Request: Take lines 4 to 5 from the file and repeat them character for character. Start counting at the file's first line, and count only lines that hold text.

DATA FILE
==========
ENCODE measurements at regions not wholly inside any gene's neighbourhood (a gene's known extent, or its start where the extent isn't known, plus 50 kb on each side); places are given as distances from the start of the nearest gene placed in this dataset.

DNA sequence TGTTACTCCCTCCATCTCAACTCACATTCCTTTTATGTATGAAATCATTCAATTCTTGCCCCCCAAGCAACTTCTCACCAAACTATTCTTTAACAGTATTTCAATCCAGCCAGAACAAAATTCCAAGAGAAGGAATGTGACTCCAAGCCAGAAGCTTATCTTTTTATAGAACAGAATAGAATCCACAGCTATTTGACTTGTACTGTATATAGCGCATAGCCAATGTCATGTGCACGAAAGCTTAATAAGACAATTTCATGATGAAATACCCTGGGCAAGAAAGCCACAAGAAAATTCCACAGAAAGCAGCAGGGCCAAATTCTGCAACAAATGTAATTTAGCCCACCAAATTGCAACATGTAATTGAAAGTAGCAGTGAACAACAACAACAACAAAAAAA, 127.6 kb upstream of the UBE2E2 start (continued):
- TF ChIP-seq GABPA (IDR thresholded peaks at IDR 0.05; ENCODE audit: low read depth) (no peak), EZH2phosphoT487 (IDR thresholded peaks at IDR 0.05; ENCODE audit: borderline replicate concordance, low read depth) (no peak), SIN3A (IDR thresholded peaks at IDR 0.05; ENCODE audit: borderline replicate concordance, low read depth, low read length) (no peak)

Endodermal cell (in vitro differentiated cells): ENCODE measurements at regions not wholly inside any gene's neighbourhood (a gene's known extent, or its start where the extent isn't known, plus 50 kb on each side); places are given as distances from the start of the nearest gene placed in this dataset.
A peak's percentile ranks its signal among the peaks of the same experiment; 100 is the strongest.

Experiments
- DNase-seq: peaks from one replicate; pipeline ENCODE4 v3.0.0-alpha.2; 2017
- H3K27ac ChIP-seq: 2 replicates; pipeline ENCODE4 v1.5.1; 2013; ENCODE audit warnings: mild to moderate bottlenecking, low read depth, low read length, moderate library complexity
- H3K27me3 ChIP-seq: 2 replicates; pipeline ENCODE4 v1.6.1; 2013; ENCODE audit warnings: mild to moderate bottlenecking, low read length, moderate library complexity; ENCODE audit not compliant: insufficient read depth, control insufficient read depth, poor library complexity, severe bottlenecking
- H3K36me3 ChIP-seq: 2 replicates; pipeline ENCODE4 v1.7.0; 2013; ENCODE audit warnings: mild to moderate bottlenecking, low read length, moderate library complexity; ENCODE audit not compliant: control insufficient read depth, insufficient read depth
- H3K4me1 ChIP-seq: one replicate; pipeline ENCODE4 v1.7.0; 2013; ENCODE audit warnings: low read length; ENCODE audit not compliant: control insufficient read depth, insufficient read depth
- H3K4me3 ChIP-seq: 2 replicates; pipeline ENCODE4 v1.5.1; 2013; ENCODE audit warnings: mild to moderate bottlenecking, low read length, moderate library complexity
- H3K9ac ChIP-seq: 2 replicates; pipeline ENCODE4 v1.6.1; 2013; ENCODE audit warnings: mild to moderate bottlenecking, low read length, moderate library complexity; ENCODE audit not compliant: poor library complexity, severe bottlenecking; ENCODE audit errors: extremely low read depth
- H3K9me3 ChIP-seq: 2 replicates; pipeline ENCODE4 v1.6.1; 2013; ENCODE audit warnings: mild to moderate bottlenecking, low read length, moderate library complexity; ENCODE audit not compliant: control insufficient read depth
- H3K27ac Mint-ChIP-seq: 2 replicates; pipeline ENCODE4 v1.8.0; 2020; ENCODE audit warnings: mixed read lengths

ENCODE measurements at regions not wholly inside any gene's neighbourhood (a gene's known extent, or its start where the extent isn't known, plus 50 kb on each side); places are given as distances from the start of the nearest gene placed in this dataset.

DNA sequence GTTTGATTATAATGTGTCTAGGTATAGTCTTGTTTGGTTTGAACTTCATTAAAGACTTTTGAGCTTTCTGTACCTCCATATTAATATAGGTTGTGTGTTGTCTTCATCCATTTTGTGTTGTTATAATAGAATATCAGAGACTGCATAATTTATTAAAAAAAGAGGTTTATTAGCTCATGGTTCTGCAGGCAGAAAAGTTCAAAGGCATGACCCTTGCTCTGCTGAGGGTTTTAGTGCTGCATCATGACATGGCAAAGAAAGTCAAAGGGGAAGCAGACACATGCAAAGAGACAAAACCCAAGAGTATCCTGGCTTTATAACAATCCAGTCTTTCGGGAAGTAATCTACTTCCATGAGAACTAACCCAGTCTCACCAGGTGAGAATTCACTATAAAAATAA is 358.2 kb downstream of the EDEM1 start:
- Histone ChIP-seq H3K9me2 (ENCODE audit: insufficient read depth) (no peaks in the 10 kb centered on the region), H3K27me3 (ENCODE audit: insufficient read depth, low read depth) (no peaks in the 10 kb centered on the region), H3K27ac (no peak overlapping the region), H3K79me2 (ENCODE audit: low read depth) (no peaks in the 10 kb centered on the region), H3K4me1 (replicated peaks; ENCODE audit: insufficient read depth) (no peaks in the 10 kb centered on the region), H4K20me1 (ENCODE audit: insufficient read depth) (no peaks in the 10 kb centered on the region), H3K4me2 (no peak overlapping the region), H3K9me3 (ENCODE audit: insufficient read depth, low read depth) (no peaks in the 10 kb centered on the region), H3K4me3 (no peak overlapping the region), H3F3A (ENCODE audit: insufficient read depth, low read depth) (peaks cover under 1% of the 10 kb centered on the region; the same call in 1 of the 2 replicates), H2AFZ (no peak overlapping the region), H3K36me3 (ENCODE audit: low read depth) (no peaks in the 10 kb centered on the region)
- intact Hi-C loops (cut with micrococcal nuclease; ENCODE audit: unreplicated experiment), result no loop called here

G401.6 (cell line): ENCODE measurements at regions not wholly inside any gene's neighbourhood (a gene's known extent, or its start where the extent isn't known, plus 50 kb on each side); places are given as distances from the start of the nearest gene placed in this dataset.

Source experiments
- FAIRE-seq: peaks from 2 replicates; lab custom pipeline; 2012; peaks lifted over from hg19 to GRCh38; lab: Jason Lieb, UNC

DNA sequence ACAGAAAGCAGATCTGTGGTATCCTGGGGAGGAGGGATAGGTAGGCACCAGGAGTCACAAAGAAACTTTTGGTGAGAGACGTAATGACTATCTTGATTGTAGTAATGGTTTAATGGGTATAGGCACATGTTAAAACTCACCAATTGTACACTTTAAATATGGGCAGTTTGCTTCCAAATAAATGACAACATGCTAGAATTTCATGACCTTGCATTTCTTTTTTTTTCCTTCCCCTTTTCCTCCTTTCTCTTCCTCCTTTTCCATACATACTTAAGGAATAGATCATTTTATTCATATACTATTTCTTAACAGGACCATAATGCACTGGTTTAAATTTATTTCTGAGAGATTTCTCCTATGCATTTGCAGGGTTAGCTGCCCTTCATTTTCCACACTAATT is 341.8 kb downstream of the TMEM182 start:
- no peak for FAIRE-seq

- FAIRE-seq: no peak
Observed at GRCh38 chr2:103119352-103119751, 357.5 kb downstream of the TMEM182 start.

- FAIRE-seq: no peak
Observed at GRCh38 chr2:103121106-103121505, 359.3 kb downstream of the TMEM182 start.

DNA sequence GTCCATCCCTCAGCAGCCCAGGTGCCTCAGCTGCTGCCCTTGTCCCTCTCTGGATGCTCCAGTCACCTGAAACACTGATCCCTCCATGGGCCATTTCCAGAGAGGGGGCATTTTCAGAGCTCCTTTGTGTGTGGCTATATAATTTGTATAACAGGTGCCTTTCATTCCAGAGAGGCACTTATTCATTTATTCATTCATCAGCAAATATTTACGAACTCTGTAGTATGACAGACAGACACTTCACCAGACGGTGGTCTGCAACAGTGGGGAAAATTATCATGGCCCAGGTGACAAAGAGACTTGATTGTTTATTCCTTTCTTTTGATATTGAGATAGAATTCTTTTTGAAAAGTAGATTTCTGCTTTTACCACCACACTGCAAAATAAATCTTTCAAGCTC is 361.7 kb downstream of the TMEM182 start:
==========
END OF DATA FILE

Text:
Endodermal cell (in vitro differentiated cells): ENCODE measurements at regions not wholly inside any gene's neighbourhood (a gene's known extent, or its start where the extent isn't known, plus 50 kb on each side); places are given as distances from the start of the nearest gene placed in this dataset.
A peak's percentile ranks its signal among the peaks of the same experiment; 100 is the strongest.